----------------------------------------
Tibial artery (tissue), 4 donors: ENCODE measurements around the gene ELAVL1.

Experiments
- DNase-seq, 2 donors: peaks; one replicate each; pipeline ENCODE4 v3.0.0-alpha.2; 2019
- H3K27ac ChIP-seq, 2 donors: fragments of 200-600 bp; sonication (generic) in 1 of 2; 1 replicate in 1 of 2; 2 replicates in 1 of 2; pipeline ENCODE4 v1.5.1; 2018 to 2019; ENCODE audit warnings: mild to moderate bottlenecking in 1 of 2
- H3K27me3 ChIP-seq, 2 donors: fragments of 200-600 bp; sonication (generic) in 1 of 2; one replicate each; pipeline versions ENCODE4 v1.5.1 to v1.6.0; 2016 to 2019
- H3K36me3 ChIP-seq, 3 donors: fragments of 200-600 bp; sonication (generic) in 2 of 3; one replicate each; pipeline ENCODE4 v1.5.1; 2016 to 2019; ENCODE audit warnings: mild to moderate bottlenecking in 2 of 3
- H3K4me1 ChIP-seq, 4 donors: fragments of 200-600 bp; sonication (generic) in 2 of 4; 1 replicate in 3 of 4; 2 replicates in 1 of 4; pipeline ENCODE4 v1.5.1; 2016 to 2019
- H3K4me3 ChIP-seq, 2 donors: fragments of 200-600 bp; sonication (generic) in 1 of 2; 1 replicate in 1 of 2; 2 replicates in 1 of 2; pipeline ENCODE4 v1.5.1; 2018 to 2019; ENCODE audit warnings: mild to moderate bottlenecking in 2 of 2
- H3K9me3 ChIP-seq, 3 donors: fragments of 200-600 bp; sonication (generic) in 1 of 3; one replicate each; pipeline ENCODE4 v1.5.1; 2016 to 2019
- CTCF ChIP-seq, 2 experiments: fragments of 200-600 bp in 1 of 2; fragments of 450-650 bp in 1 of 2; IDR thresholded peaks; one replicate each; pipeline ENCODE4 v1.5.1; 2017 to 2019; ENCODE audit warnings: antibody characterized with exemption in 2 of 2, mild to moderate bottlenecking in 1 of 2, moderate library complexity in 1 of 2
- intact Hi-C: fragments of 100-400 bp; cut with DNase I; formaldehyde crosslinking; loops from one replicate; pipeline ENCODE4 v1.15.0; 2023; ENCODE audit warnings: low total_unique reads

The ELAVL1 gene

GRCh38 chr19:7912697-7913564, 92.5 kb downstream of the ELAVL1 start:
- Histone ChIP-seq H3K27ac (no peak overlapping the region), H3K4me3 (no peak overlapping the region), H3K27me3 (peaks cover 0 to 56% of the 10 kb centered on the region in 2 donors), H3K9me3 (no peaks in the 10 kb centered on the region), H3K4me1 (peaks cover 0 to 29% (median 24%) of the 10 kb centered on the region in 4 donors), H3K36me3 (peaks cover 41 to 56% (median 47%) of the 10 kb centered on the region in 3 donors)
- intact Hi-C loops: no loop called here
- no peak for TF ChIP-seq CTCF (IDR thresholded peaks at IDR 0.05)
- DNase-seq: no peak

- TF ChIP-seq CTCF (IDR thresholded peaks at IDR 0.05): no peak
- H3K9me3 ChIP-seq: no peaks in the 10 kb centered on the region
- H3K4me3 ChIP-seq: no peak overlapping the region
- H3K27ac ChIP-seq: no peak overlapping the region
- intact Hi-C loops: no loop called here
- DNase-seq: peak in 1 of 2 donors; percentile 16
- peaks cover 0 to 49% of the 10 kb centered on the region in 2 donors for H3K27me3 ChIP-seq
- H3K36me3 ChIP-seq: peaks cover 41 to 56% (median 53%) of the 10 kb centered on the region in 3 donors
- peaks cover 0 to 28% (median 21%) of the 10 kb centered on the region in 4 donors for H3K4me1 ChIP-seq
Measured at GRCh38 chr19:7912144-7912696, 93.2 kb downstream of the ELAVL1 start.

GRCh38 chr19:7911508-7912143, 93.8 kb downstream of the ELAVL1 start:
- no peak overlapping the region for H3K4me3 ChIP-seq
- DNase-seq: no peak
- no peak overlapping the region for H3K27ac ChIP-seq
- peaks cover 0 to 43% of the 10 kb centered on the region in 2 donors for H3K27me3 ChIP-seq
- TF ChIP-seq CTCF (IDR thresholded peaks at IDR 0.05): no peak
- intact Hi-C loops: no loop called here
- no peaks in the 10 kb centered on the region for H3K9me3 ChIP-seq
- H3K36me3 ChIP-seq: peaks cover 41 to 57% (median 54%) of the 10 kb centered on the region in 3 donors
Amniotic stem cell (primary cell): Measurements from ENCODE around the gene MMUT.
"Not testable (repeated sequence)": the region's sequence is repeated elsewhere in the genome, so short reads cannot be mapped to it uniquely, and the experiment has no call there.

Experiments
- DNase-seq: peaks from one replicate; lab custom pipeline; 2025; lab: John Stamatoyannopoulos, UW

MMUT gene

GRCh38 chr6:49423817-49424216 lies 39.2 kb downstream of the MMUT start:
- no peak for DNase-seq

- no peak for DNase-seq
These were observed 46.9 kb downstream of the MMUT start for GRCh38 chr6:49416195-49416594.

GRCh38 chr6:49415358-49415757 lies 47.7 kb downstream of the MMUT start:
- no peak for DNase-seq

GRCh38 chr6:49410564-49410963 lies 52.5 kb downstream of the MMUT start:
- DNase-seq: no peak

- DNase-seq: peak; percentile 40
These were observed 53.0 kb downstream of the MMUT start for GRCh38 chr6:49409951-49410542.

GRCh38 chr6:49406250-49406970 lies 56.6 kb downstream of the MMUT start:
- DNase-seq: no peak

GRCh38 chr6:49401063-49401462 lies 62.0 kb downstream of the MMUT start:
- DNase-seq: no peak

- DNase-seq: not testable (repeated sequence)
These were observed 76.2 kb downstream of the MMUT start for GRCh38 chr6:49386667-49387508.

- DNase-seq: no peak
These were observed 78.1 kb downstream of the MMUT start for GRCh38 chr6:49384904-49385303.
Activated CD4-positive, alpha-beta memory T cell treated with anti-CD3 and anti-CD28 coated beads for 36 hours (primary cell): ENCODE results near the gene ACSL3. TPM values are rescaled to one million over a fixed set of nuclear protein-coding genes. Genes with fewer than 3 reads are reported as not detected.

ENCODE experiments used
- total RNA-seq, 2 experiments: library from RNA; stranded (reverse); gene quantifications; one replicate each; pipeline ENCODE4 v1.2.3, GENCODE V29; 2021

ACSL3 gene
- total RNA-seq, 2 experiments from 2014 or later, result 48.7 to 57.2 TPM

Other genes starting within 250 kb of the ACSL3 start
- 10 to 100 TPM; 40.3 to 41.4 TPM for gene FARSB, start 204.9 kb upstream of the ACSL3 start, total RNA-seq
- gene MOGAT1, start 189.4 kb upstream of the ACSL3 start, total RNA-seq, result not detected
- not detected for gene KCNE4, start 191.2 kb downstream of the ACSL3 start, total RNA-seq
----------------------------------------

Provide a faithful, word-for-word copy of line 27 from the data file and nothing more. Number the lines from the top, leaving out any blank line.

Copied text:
Measured at GRCh38 chr19:7912144-7912696, 93.2 kb downstream of the ELAVL1 start.